WhatTheyThink Special Report Provides An Overview Of Printing Industry Business Conditions
Tuesday, May 18, 2010
Press release from the issuing company
LEXINGTON, KY -- WhatTheyThink, the leading news and information source for the graphic communications industry, announces the immediate availability of its new May 2010 Business Conditions Report: The WhatTheyThink Economic and Research Center’s Overview of the Current Economic State of the Industry. This 65-page report provides the results of the Economics and Research Center’s March 2010 survey of print business owners, and compares these results to past quarterly surveys to provide an accurate gauge of how print businesses professionals perceive the economic landscape, how those perceptions are changing, and what actions they are likely to take in response to challenging economic times. In addition to our own survey results, we also provide the most current data available on printing industry shipments and profits.
To put the printing industry data in context, the report also provides a wealth of other economic data, such as GDP, unemployment, inflation, consumer confidence, and more, as well as our own commentary on what trends in these data tell us about prevailing economic conditions—and the market for print. The report also includes the ERC’s own hand-picked set of economic indicators that we feel will provide a “recovery roadmap” to let us know when the economy is on the upswing. What can industry businesspeople look forward to for the rest of 2010 and beyond?
The May Quarterly Business Conditions Report also looks at other trends affecting the industry, provides a handful of suggested “action items” that proactive printing companies and individuals can take to help combat tough economic times, and offers a feature called “Dark Clouds and Silver Linings,” a list of both immediate threats to the industry as well as opportunities for industry businesspeople.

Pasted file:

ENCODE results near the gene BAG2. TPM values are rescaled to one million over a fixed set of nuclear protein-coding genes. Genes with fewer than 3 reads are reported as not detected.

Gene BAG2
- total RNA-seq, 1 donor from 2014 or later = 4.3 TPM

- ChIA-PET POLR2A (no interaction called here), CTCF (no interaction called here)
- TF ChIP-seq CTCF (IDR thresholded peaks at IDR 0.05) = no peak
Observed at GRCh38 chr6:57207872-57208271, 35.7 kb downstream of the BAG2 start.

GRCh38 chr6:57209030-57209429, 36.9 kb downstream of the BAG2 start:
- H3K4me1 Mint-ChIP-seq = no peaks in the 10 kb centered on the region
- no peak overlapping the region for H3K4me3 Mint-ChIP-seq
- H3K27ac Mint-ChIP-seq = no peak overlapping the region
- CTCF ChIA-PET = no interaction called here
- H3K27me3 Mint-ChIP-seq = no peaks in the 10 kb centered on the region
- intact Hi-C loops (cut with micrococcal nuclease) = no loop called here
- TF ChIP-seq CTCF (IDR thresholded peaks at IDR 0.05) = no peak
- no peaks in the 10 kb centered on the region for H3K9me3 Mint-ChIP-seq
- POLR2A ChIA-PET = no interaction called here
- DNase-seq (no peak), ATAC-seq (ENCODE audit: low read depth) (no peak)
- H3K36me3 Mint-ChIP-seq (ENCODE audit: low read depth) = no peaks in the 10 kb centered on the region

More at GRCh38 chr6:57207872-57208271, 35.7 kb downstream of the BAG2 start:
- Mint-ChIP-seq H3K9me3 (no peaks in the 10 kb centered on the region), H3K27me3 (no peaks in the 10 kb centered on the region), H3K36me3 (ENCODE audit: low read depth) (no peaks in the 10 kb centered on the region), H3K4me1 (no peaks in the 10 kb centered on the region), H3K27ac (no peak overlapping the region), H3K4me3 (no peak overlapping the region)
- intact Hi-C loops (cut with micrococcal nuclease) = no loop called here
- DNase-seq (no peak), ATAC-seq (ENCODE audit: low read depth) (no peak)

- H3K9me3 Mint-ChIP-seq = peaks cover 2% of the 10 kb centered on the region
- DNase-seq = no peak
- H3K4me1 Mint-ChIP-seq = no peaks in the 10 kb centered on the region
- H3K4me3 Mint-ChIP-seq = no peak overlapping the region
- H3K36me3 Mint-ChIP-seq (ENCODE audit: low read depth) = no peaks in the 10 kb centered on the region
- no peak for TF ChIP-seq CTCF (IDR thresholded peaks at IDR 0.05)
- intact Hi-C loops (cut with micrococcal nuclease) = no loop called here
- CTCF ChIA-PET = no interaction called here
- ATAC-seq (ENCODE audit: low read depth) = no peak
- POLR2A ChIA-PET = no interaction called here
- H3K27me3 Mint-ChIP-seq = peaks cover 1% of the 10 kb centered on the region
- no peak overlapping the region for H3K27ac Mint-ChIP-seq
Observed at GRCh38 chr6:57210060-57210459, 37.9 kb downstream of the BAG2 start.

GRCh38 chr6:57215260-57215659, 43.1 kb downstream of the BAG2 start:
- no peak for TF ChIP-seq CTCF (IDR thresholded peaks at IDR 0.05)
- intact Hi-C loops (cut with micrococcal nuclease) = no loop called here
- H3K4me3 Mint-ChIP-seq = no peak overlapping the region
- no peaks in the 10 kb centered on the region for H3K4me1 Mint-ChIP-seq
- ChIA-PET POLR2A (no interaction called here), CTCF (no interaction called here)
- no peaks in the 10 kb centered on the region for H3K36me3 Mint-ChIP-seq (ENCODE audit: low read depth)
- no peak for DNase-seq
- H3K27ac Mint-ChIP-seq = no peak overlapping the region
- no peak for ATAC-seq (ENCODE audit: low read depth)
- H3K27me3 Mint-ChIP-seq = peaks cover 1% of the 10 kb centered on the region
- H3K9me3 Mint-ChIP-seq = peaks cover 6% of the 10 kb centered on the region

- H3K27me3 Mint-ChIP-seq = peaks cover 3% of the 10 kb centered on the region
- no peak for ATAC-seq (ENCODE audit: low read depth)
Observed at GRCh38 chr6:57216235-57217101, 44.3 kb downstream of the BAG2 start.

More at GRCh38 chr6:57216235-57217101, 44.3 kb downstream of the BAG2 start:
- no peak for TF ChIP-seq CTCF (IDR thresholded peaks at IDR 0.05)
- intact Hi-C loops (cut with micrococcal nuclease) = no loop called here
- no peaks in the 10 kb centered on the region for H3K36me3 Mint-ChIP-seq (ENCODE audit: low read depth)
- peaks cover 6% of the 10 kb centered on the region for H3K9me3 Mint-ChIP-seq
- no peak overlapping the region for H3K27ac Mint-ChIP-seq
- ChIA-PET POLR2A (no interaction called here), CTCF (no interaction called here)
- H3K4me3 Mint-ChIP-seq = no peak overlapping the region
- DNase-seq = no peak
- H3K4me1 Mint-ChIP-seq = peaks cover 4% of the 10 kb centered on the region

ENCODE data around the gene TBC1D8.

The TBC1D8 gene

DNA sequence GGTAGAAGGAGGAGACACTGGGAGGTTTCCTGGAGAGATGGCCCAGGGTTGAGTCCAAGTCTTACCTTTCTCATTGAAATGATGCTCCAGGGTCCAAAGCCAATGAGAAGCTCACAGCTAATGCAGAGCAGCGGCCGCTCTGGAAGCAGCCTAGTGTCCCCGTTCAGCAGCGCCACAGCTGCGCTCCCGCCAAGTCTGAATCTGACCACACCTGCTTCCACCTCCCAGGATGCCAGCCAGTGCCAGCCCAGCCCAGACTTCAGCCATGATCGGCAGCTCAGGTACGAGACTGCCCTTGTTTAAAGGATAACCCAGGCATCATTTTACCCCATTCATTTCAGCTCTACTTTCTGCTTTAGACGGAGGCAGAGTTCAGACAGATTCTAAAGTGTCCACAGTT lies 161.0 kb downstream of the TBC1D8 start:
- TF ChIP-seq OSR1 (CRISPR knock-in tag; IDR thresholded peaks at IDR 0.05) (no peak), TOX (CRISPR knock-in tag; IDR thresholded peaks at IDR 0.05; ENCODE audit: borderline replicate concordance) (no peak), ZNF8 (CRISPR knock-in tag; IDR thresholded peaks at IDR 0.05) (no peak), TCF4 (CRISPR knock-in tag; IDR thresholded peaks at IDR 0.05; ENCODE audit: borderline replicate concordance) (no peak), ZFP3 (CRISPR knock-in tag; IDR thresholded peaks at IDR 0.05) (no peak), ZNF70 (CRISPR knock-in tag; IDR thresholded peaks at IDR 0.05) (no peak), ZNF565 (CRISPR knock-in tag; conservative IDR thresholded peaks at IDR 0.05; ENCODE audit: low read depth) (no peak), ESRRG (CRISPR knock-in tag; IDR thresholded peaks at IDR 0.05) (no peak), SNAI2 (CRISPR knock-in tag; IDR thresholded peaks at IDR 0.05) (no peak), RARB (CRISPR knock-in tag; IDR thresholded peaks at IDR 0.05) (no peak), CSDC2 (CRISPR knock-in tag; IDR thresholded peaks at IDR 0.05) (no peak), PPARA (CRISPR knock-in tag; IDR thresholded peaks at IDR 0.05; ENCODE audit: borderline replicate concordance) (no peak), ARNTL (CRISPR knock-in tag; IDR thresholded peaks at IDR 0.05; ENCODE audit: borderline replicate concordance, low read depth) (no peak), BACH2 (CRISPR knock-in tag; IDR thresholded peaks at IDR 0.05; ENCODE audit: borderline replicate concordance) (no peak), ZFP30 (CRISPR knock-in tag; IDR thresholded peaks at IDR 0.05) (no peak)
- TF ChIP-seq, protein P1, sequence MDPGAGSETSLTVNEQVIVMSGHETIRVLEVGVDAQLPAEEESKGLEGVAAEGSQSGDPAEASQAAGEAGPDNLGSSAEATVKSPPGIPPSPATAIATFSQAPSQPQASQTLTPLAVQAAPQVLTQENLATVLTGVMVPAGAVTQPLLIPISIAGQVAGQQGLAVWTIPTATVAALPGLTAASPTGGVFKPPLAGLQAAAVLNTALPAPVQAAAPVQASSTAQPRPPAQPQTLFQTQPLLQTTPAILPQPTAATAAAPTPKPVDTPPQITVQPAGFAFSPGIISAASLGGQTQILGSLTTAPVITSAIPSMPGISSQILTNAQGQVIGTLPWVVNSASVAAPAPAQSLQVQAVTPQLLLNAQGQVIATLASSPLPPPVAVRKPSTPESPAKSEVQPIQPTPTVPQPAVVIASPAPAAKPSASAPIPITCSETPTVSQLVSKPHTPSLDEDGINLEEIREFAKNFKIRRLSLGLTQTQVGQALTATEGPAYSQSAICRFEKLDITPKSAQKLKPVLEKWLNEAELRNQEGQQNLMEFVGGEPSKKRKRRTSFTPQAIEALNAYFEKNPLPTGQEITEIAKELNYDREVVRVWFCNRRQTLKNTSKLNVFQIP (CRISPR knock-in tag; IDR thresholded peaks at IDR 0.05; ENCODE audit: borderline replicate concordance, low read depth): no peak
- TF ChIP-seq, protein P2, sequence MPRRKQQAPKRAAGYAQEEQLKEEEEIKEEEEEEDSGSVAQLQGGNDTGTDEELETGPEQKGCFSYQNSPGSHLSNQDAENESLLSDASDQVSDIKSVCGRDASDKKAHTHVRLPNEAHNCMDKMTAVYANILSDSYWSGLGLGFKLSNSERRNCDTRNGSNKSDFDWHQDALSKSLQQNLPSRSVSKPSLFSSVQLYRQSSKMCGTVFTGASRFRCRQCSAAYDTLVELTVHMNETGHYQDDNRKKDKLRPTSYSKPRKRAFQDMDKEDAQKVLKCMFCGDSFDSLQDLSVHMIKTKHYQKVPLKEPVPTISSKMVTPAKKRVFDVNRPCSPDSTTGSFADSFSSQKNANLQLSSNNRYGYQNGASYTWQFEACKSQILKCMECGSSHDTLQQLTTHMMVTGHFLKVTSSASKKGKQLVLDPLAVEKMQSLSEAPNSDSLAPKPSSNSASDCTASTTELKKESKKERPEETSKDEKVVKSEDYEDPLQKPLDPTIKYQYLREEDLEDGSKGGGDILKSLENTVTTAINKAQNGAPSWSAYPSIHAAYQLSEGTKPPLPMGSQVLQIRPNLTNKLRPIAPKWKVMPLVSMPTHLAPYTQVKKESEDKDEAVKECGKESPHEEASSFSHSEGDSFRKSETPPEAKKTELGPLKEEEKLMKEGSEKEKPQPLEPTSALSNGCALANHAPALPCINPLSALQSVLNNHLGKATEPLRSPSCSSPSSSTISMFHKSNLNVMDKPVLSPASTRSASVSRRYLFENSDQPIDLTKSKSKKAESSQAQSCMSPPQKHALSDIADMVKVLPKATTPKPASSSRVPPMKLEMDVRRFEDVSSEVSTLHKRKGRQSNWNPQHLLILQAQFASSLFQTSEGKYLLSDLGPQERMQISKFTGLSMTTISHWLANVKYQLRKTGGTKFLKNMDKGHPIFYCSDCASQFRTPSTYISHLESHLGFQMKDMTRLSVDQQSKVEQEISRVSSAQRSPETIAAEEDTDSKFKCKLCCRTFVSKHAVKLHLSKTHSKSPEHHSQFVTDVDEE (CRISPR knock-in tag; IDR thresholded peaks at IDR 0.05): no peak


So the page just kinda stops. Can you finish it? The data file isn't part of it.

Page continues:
Some of the topics covered in this report include:
The Quarterly Business Conditions Report also provides WhatTheyThink’s outlook, conclusions, and recommendations.
The May 2010 Quarterly Business Conditions Report is available for online purchase at the WhatTheyThink eStore in PDF format (http://members.whattheythink.com).
“Prevailing economic indicators suggest that times are getting better in general—and yet the printing industry continues to lose ground—in Q1, it shipments declined twice as fast as the economy grew. As we have often reported in these Quarterly Business Conditions reports, a rising tide doesn’t automatically lift all boats—it’s about time we threw that cliché overboard and started taking serious action.”
The WhatTheyThink special report, May 2010 Quarterly Business Conditions Report: The WhatTheyThink Economic and Research Center’s Overview of the Current Economic State of the Industry is available for purchase by visiting the secure WhatTheyThink eStore online at http://members.whattheythink.com. The price for the 65-page report is $250. WhatTheyThink eStore customers can download this report in PDF Acrobat format immediately after purchase. Readers can purchase all four quarterly reports for a total of $750. Enterprise site licenses are also available for $1,250 for any single quarterly report, or $3,750 for the set of four.
Additional information pertaining to each report is available for editorial purposes. Please make inquiries directly to Cary Sherburne at 603-430-5463 or firstname.lastname@example.org, or visit www.whattheythink.com).
WhatTheyThink comprises the largest graphic arts community in the print industry. Started in March 2000, WhatTheyThink.com provides daily news, interviews, research, and many more resources to our members. Our goal is to provide unbiased, real-time market intelligence to print and publishing executives.
The name WhatTheyThink (provided by an industry consultant) reflects our goal of developing a community built on what industry professionals had to say. We wanted unbiased takes from print buyers, designers, printers, and suppliers. Not just the big printers or the suppliers who were “buying advertising,” but ideas and knowledge from every corner of the industry.
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